The Democratic People’s Republic of Korea (or north-Korea) has been increasingly in the news in recent years. The country’s nuclear program, continued “executions” of political figures (who turn out to be alive a few weeks later), and the country’s authoritarian leader are all topics the western press love to report about.
But what is the country actually like? Why do the north-Koreans feel the need to produce nuclear weapons? And why are there two Koreas in the first place?
These are all questions that are left unanswered by the mainstream press and that can only be answered by studying the history of the Korean peninsula and visiting the country. Luckily for you, our speaker has done just that!
During this evening we will discuss the following topics and you get to hear the first-hand experiences from someone that has visited the world’s most demonized country.
We will talk about the following matters:
➠ A brief history of the Korean peninsula (why are there two Koreas?)
➠ The 1950s Korean War
➠ Current situation in the north and south
➠ Report back from the DPRK (what is the country like?)
➠ And the struggle for unification.
We will end our evening with a Q&A where you can ask all your questions.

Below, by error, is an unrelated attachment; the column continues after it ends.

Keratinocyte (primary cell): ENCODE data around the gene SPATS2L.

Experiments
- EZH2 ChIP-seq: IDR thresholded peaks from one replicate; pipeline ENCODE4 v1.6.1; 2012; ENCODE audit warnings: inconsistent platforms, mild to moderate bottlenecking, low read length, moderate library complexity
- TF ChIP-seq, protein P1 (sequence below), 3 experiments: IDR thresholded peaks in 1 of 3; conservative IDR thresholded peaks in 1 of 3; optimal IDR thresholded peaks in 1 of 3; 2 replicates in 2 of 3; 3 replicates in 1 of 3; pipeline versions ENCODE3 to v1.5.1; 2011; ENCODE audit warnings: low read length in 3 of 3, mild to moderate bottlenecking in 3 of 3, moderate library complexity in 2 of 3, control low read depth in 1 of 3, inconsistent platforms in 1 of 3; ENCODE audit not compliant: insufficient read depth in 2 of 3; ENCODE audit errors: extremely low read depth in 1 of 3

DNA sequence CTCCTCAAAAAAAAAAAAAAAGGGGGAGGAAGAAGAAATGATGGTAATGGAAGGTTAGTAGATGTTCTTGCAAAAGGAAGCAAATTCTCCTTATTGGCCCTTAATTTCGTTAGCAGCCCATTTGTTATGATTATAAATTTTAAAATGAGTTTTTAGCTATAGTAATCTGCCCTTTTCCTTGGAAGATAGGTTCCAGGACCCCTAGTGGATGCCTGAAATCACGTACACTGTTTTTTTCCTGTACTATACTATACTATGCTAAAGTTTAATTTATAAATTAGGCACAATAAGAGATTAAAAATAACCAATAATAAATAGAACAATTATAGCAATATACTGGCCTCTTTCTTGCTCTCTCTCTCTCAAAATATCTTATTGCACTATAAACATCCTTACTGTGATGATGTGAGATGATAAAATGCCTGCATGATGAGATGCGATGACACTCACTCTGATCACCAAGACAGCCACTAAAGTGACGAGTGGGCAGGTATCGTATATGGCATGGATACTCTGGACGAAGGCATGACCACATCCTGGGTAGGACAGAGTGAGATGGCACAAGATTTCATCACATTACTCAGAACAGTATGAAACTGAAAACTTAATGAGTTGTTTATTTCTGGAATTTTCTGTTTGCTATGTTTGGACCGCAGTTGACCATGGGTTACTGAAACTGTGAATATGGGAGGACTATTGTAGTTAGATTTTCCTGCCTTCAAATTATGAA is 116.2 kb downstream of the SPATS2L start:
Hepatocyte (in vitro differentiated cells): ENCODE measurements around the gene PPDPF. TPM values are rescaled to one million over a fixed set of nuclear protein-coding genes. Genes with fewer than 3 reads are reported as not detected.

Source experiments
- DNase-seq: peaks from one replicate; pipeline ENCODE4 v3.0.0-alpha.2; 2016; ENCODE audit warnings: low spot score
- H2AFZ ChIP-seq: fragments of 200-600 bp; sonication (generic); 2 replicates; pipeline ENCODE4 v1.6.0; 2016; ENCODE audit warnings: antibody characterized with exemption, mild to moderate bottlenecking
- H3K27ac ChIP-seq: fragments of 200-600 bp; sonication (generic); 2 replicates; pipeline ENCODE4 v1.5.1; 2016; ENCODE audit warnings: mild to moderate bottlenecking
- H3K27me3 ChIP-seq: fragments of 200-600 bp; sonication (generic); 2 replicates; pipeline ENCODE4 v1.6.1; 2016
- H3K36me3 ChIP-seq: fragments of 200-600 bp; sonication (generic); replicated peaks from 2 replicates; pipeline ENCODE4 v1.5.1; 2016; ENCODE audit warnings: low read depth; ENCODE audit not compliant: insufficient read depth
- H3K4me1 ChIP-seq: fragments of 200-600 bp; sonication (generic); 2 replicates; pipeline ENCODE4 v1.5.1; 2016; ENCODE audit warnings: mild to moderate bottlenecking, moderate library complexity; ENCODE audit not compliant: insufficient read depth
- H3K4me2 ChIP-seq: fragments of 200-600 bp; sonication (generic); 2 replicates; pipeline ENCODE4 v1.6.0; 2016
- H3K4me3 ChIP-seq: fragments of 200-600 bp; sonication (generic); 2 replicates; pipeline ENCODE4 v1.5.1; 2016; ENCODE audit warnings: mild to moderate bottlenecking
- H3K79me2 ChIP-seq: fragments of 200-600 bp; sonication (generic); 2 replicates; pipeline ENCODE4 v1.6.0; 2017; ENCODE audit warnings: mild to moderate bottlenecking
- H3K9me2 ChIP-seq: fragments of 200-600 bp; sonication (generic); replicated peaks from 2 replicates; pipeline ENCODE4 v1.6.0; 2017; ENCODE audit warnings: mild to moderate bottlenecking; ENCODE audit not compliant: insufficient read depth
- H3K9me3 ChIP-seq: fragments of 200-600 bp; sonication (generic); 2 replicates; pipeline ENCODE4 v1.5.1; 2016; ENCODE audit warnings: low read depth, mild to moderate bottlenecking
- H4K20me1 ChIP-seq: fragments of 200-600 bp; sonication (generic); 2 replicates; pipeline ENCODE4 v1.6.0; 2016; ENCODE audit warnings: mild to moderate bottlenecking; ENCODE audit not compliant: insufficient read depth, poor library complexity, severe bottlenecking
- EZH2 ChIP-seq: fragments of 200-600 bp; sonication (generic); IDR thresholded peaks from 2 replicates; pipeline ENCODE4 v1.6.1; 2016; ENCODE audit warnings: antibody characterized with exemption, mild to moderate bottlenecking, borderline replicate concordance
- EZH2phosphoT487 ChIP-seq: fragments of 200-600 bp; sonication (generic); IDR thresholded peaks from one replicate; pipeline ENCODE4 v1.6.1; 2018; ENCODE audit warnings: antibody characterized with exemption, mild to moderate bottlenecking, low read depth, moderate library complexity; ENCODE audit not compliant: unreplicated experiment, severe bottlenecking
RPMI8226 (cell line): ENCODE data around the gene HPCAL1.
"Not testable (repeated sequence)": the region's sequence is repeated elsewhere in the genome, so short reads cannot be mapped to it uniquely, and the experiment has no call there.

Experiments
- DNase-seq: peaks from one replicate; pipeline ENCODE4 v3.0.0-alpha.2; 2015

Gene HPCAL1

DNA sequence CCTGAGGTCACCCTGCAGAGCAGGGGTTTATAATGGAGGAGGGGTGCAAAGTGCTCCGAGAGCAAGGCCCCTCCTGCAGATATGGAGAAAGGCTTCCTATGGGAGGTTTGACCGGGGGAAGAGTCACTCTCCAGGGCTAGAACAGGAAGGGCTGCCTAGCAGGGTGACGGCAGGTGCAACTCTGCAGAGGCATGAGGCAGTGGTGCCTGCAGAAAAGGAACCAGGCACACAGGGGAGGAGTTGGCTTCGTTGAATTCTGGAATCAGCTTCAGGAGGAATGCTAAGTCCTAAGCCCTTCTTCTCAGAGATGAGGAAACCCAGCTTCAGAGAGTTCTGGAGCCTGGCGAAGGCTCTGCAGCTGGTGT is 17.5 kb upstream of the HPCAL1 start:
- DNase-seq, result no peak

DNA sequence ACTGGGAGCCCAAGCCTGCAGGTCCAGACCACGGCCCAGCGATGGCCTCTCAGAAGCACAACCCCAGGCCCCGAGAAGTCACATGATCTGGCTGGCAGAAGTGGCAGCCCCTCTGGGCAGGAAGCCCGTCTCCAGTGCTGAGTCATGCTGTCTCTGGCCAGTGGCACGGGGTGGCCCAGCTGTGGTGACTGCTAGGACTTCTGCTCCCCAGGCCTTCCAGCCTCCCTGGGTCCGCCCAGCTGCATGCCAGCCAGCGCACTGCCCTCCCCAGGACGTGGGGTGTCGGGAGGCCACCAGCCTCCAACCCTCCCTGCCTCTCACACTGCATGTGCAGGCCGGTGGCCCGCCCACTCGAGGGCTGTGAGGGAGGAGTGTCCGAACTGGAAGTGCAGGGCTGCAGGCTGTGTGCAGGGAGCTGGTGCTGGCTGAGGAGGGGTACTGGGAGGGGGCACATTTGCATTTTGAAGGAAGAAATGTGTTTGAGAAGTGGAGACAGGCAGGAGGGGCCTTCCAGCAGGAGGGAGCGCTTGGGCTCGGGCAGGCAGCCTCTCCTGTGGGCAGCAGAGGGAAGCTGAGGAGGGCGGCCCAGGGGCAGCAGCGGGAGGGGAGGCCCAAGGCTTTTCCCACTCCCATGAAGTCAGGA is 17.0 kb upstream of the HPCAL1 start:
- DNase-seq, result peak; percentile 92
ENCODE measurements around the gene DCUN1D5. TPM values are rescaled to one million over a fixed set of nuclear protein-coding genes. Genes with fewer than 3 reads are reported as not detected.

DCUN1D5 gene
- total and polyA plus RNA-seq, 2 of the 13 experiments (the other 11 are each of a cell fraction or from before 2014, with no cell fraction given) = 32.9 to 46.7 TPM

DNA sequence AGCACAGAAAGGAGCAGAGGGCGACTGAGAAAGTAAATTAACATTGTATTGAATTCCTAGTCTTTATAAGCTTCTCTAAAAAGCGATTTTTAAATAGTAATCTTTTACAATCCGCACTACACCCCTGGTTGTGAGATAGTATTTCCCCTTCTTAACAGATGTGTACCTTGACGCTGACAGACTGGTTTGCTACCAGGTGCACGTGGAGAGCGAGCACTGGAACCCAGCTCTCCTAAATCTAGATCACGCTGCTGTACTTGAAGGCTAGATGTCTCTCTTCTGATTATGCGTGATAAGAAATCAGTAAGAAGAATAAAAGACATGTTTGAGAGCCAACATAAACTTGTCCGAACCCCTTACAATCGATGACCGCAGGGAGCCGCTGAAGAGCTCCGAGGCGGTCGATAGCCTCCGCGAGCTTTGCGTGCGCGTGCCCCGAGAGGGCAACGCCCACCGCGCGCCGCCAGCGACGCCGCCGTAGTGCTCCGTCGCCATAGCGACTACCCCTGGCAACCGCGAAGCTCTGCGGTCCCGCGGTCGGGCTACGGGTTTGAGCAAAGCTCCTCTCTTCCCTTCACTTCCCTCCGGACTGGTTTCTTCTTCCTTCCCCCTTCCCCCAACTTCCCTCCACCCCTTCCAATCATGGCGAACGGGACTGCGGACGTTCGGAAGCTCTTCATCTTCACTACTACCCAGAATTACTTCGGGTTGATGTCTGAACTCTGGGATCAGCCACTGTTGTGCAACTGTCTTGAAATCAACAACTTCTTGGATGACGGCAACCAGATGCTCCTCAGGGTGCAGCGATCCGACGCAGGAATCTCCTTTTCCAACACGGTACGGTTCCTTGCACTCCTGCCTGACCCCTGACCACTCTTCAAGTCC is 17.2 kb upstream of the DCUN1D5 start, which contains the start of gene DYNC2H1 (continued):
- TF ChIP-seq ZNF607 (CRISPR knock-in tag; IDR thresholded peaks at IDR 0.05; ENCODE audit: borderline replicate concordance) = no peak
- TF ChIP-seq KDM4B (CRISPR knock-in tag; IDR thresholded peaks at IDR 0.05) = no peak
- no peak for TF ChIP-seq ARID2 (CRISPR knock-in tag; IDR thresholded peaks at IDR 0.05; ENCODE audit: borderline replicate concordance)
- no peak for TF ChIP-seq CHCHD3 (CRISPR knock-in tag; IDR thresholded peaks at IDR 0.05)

About the speaker:
He is a Dutch activist with an interest in social history and anti-imperialist movements throughout history. He had the honor of joining the Belgium-Korea Friendship Association, lead by former Belgian politician Jozef Bossuyt, to the Democratic People’s Republic of Korea. Traveling to the DPRK through a friendship association (rather than a tour group) grants you access to places otherwise not commonly visited by tourists.
The event will be moderated by fellow Dutch activist Thomas van Beersum.
When: 15 september, 16:00-18:00u
Where: Studio/K, Timorplein 62, Amsterdam
SK4 // Entrance free – but guarantee yourself a spot by registering via the ticketlink.
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This event is organized by Studio/K in co-operation with Revolutionaire Eenheid. Studio/K finds it important to facilitate critical discussions, but does not necessarily share the views and opinions of invited speakers, parties and/or organizations.